Whether it’s the authentic wood-burning stone fireplace, the fresh panini sandwiches or the opportunity to sample exclusive wines, Café Caturra in Cary is a unique fast-casual concept. Additional perks include hand-roasted coffee, free Wi-Fi Internet access and an atmosphere where lingering is encouraged and expected.

Among the tempting food selections, the made-from-scratch soups stand apart. The satisfying options include roasted red pepper goat cheese bisque; tomato basil with brie; Thai chicken noodle; curry chicken and green apple; and maple habanero chili.

Main course options are equally impressive, whether you choose a gourmet salad (think raspberry walnut), a specialty sandwich served on bread from nearby La Farm Bakery or a homemade Neapolitan-style pizza baked in a wood-fired oven.

Photo courtesy of Jonathan Fredin/S&A Cherokee

A wine fair menu section contains items like pan-seared crab cake sliders, delectable mini burgers and heirloom tomato penne pasta. Generally served during evening hours, the wine fair features several plates that are ideal for sharing. An impressive meat and cheese board, for example, features hand-cut meats, artisan cheeses, fruit and olives and is sizable enough for at least two people.

Café Caturra offers a boutique selection of white and red wine from all over the world. Elegant varietals from Spain, France, Italy and elsewhere are available, and wine is kept at just the right temperature in the café’s environmentally controlled storage system. This ensures that the whites stay crisp and the reds remain rich.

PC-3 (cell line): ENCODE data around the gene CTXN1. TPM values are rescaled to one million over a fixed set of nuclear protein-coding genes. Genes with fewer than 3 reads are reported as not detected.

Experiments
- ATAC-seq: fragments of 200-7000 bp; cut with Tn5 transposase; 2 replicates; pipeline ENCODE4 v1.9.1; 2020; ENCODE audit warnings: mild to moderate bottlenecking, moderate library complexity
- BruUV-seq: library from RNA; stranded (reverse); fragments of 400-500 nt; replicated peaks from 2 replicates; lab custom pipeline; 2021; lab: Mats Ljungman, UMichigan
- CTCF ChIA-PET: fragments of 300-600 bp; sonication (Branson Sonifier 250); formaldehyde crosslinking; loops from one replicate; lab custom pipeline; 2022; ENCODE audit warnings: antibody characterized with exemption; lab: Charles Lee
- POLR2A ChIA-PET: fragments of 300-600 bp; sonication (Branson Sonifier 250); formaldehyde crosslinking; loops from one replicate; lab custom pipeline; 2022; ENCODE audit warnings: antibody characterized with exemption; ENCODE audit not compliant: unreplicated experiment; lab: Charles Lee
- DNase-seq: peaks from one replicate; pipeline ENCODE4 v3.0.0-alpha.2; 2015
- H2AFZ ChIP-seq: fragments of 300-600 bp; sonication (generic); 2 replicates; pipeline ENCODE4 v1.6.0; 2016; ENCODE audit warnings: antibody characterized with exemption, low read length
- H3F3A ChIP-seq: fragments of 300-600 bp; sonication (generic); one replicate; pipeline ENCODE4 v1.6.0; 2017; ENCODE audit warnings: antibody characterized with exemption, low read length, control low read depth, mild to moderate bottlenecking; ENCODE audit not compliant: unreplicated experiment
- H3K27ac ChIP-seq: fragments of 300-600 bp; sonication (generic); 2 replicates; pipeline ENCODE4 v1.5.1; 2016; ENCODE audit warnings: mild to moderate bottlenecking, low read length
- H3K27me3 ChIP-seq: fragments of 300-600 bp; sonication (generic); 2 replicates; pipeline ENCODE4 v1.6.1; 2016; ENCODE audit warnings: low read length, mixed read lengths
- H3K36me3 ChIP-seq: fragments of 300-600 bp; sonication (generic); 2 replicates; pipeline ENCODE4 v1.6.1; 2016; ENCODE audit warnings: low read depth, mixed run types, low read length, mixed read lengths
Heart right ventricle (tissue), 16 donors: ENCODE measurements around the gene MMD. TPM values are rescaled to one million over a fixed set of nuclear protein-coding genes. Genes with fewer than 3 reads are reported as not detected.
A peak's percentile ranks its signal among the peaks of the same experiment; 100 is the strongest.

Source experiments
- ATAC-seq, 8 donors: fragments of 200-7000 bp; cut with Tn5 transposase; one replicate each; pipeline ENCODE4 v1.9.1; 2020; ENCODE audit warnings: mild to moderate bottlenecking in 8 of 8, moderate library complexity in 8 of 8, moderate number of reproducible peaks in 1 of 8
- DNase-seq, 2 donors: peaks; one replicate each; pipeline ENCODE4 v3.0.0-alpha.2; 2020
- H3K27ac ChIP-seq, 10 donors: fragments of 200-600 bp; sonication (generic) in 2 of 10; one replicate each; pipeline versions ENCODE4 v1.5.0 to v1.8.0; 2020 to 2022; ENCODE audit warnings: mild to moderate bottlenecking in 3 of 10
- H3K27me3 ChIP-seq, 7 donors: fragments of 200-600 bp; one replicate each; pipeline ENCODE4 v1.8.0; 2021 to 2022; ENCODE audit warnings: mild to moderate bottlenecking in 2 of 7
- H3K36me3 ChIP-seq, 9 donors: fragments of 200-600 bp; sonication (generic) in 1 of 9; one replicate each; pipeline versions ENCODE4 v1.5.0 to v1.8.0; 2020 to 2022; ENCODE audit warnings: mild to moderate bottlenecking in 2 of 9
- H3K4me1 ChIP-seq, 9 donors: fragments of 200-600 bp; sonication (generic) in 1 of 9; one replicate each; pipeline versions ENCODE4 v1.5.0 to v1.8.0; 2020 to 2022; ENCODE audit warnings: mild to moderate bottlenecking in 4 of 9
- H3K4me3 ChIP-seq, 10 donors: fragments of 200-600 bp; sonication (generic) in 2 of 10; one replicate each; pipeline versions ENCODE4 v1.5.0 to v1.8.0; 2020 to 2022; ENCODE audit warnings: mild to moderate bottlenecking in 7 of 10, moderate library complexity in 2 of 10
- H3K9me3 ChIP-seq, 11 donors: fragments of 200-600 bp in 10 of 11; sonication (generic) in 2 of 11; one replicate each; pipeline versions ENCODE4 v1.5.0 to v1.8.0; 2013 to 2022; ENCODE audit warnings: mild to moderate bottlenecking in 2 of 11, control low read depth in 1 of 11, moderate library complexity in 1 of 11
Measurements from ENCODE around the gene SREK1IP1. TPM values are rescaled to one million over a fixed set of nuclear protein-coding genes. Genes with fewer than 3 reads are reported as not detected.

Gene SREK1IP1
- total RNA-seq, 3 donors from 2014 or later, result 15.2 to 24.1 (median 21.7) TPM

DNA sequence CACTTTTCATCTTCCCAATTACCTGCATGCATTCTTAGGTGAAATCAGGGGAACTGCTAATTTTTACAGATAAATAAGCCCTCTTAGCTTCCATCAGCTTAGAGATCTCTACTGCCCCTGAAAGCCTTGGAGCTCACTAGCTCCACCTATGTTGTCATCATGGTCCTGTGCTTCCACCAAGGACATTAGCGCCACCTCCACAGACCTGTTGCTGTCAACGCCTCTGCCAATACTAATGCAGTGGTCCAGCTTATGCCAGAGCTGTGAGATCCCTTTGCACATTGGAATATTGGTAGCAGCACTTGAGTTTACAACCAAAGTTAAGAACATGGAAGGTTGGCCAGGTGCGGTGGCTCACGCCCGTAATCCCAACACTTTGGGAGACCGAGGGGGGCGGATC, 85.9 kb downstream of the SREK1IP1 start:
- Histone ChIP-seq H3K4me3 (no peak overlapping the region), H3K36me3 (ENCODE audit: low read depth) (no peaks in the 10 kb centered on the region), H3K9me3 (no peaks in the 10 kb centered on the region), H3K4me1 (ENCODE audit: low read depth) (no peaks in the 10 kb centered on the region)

A healthy alternative to the caloric end-of-meal splurge comes in the form of mini desserts. You can’t go wrong with a chocolate torte or crème brûlée.

When it comes to décor, Café Caturra’s reclaimed wood tables, leather banquettes and local artwork provide just the right touches of warmth and stylishness. No wonder people like to linger here.

Cafe Caturra on Urbanspoon





Friday, September 9, 2011

Olé Dos TaQuintos Centro

Downtown Raleigh’s Dos TaQuintos Centro, also referred to as DTC, primarily caters to the business lunch crowd, but the sunny, eclectic dining room also is open Wednesday through Saturday for dinner and also Saturday for brunch. You’ll be hard-pressed to find fresher ingredients or faster service anywhere, so whether you’re looking to grab and go or just want to get your food really pronto, you can’t go wrong at DTC.

DTC has a commitment to sourcing local and organic ingredients, and virtually everything in the kitchen is made from scratch. The food is also really affordable.


Photo courtesy of Jonathan Fredin/S&A Cherokee

The most popular lunch offering? Dos Taco’s Tacos, which comprise two grilled flour tortillas stuffed with Chihuahua cheese, pico de gallo, avocado and choice of steak, chicken or grilled vegetables.

Other featured items include the Wheat Up Burrito, a whole-wheat tortilla with cheese, black beans, rice, pico and choice of steak, chicken or veggies and Los Tamales, consisting of two chicken tamales topped with chipotle, tomatillo and Mexican cream sauce.

A whimsical lunchtime novelty at DTC involves customers taking a stuffed animal instead of a number after placing an order. It’s nice to see an eatery that knows how to have fun while at the same time serving up serious food.

Dos Taquitos Centro on Urbanspoon

Wednesday, September 7, 2011

Lucky 32 Remains Reliable

Since opening nearly a decade ago, Lucky 32 has become a culinary mainstay for business professionals, families and dating couples alike—all of whom have come to appreciate its reliable provisions, proficient service and stylish atmosphere.